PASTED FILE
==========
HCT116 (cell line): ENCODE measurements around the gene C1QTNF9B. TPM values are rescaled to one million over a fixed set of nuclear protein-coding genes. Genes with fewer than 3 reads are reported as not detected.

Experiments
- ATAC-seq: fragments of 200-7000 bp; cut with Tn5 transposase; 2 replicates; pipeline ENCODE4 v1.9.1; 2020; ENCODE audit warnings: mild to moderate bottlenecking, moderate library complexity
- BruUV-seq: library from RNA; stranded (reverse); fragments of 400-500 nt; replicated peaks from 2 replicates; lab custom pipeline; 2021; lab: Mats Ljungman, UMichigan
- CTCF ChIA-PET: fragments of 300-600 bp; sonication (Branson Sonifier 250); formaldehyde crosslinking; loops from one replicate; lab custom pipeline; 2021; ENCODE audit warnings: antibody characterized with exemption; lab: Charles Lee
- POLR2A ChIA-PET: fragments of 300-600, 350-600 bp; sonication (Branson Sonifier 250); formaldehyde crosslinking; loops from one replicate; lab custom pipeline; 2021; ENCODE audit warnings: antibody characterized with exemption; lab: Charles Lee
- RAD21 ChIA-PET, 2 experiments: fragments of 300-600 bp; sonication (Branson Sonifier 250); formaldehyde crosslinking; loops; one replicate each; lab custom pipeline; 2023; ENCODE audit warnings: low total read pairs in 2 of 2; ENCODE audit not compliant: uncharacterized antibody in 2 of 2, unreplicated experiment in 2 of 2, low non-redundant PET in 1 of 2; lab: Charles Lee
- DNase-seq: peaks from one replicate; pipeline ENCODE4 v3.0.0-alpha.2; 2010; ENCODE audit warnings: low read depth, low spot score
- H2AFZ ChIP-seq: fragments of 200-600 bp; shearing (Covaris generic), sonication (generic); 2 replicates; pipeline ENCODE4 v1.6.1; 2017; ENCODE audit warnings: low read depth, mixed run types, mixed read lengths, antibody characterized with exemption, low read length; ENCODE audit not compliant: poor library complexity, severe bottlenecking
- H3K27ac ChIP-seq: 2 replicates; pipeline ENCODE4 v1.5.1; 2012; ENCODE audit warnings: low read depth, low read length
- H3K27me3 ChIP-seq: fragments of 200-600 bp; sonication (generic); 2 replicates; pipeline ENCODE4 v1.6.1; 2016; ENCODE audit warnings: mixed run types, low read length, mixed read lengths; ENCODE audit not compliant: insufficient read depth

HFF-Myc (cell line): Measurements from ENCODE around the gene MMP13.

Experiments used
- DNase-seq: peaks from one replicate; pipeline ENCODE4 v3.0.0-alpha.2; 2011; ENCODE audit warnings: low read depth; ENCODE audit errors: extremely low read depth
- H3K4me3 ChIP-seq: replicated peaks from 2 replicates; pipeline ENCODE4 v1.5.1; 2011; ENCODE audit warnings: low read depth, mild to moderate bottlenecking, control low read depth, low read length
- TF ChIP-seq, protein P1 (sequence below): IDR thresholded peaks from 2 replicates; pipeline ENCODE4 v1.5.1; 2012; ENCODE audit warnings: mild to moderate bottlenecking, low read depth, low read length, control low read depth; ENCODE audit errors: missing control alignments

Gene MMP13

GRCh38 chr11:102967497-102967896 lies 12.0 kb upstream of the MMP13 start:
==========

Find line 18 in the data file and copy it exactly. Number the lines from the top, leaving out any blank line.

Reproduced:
GRCh38 chr11:102967497-102967896 lies 12.0 kb upstream of the MMP13 start: